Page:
Vehicle 4: Values and Special Tastes

Let's put the theme of this chapter in connectionist terms, because that's what it reminds me of: Let's define an activation function as the mathematical relationship between a vehicle's sensor and its motor. In all of the vehicles described to this point, the activation function has been monotonic -- an increase in the signal produces a proportional increase (or decrease) in motor speed. "Obviously, there is something very simple-minded about creatures governed by such unconditioned likes or dislikes, and we can easily see how such the-more-the-merrier behavior could lead to disaster."

Braitenberg's innovation that is explored in Vehicle 4 is the introduction of more interesting activation functions -- functions that are nonlinear, discontinuous, nonmonotonic.

The first improvement is an activation function akin to what Ballard would call a value unit -- increases in signal activity produce increases in motor speed, but only to a point -- after a maximum is reached, increases in signal activity produce decreases in motor speed. In other words, the activation function can be described nicely with a Gaussian. This produces Vehicle 4a, which can produce complicated behavior. For instance, it might navigate towards a source, but then turn away when the signal becomes too strong. Or, it could orbit a source at a fixed radius. Such complicated trajectories produce behaviours to make us "feel that their motives and tastes are much too varied and intricate to be understood by the observer." Braitenberg suggests that we would feel that this vehicle is governed by INSTINCTS.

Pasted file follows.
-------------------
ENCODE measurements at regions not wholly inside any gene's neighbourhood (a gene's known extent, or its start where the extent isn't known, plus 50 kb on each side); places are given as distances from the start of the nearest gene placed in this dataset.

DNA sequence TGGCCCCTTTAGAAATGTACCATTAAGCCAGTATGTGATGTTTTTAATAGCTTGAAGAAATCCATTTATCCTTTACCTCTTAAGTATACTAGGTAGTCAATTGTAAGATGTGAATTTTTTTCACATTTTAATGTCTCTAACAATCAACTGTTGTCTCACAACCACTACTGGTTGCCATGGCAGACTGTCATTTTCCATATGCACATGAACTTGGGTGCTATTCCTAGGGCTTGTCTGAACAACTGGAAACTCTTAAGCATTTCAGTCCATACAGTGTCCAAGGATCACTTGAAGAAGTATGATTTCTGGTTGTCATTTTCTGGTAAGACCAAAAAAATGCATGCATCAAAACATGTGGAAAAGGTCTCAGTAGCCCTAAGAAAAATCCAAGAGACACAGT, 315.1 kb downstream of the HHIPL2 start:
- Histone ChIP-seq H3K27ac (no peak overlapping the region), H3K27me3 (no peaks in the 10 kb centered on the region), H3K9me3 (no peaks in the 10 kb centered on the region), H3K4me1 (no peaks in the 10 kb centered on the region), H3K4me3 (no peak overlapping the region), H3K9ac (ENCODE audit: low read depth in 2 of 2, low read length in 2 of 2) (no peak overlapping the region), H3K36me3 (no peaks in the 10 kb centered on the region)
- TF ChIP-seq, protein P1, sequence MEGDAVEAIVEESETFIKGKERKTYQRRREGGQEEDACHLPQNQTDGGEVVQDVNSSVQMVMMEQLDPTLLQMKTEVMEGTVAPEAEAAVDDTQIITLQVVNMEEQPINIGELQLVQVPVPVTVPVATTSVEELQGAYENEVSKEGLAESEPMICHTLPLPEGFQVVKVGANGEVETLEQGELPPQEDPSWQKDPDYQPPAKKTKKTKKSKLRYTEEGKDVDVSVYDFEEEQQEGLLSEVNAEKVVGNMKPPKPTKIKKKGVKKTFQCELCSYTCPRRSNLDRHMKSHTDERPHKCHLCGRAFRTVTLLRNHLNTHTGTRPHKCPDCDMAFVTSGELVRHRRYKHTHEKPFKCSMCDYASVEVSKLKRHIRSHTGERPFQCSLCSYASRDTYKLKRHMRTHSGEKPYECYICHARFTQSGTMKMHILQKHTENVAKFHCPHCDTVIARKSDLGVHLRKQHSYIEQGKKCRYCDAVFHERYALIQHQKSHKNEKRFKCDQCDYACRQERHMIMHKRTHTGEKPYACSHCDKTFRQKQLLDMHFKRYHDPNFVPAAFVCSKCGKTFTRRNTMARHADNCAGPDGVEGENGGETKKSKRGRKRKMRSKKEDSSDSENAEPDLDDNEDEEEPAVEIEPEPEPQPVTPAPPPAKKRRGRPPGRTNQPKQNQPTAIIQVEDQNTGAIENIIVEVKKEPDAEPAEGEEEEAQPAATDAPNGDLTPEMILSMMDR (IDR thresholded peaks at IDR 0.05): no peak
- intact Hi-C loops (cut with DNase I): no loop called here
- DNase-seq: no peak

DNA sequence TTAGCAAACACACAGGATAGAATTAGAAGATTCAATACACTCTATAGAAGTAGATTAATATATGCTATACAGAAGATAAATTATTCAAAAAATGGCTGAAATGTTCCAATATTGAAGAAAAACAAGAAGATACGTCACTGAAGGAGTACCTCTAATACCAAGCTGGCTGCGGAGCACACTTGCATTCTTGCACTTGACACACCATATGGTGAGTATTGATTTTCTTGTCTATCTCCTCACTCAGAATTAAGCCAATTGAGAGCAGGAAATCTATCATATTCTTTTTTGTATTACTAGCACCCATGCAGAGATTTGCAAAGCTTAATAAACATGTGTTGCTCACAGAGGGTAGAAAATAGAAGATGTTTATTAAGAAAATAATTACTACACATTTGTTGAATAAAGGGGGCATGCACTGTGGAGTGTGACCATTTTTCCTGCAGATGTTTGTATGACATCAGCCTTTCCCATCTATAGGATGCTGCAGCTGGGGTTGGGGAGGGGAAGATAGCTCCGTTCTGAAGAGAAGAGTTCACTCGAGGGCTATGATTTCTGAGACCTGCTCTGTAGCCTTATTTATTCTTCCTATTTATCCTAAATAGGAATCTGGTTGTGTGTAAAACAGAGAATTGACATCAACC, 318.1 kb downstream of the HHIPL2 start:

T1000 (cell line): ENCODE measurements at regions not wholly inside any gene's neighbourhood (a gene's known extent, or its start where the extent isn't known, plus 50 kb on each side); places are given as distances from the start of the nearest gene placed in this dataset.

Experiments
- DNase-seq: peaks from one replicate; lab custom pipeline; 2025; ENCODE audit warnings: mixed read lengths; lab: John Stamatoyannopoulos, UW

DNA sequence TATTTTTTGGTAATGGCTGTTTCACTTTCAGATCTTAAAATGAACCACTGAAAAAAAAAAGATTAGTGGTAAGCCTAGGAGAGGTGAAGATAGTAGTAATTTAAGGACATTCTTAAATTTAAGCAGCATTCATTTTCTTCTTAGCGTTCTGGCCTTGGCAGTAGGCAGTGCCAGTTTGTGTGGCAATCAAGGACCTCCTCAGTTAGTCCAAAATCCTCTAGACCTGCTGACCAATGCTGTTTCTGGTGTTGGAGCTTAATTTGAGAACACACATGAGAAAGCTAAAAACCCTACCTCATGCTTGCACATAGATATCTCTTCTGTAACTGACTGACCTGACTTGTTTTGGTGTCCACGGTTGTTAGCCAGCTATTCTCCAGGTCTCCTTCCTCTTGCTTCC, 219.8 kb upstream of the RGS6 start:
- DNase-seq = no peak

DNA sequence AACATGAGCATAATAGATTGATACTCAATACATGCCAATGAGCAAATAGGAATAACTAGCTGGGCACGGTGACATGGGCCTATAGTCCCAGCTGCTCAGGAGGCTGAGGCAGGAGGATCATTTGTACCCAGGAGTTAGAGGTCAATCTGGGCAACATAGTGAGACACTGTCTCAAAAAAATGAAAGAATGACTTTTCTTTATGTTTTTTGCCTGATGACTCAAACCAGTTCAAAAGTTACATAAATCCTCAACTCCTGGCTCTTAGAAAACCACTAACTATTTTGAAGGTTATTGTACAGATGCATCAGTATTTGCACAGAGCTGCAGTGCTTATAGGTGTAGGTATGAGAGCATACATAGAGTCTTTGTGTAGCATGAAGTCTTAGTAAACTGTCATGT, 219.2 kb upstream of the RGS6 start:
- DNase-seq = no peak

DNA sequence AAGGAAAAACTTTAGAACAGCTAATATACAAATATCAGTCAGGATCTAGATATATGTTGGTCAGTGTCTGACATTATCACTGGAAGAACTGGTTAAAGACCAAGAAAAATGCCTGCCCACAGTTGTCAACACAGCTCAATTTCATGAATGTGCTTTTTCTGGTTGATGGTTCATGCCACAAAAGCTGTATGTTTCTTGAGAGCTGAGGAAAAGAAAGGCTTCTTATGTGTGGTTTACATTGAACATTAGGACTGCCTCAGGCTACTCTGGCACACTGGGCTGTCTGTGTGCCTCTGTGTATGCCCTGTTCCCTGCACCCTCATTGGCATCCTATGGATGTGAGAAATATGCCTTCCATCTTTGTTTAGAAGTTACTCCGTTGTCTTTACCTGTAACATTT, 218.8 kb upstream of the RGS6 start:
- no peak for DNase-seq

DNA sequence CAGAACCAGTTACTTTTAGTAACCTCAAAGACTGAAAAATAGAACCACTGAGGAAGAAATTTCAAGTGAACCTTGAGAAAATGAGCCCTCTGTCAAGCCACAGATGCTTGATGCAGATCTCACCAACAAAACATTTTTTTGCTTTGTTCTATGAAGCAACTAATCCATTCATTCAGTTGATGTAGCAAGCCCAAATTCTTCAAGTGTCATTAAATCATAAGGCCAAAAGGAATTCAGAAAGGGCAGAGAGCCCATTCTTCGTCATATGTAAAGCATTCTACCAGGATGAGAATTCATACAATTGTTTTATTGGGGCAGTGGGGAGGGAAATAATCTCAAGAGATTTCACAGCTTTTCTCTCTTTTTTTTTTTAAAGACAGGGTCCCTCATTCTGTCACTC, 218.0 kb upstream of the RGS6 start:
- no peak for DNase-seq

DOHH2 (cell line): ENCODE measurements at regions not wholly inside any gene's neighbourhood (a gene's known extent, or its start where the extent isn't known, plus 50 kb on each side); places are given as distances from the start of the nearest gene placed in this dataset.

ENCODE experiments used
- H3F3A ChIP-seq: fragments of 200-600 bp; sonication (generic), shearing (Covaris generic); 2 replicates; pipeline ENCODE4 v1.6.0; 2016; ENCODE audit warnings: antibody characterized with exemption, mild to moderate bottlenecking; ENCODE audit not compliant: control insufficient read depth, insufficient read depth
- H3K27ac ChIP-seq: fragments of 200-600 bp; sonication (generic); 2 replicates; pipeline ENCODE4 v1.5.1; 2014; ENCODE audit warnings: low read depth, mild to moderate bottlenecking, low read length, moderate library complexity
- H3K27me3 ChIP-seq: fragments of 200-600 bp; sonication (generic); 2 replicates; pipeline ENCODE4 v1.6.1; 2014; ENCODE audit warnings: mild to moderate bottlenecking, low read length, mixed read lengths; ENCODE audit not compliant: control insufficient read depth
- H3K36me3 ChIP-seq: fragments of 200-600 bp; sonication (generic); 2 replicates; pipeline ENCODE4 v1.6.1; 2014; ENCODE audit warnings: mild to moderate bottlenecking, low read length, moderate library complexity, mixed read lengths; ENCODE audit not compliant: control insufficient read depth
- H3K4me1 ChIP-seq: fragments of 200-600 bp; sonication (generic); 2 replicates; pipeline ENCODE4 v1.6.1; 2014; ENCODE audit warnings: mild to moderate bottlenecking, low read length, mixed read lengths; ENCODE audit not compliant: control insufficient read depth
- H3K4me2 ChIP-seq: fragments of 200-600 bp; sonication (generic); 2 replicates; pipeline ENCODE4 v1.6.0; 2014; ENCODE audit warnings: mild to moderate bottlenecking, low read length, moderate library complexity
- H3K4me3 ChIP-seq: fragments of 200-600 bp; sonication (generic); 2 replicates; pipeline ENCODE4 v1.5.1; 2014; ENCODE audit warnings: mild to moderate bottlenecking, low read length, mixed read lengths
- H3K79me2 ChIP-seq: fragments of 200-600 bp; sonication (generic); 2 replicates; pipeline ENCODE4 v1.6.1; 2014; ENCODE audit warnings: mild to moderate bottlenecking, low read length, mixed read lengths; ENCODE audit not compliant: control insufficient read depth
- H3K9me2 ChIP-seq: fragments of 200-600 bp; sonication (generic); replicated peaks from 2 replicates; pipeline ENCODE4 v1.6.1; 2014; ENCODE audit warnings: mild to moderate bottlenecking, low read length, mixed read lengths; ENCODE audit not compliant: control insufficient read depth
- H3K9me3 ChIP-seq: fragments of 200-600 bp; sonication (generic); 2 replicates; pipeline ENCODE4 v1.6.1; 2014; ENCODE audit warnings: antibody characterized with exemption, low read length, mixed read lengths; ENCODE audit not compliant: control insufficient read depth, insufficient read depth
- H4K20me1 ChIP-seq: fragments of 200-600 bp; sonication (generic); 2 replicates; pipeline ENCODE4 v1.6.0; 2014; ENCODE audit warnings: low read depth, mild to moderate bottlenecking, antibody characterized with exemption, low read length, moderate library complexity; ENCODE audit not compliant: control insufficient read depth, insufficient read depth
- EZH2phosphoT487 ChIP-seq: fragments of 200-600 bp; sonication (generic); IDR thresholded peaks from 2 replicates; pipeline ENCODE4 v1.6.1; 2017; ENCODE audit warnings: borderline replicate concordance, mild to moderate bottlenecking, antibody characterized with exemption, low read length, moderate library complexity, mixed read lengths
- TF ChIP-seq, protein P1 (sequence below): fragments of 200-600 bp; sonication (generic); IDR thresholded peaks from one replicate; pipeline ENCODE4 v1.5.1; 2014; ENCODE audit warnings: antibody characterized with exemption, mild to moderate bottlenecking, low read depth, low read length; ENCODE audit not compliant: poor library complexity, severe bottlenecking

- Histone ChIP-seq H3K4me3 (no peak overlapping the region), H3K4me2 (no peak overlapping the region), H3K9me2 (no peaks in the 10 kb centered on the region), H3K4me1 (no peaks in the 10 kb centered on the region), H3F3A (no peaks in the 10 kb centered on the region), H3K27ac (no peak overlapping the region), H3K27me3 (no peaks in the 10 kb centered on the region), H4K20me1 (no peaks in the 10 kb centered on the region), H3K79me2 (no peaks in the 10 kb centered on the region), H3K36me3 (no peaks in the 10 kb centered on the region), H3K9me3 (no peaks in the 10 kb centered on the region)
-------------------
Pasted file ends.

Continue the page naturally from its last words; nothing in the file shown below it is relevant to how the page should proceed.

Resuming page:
The second improvement is to take Vehicle 4a and make its activation function discontinuous. In other words, for some levels of detected signals, the motor will stop entirely, starting up again (perhaps at maximum speed) when other signal levels are detected. "A very lifelike pattern would be: no activation up to a threshold value of the stimulus, and increasing activation beyond the threshold, starting with a fixed minimum.

(Braitenberg observes that Vehicle 4b (discontinuous activation function) define a subset of the machines consistent with Vehicle 4a, because continuous activation functions can be used to approximate discontinuous ones. This is particularly true in an environment in which friction is present. What does this remind us of??)

"Whatever their origin, thresholds in some behavior patterns make a lot of difference in the eye of the observer. These creatures, the observer would say, ponder over their DECISIONS." Their behavior seems spontaneous. "Where decisions are being made, there must be a WILL to make them. Why not?"

A final note, this chapter reminds me a little bit about the power that is achieved by introducing more complex activation functions into the hidden units of a connectionist network. In connectionism, you only get interesting things happening by adding hidden units when the activation function for such units is nonlinear. Further power is accomplished by replacing monotonic, nonlinear activation functions with nonmonotonic functions.

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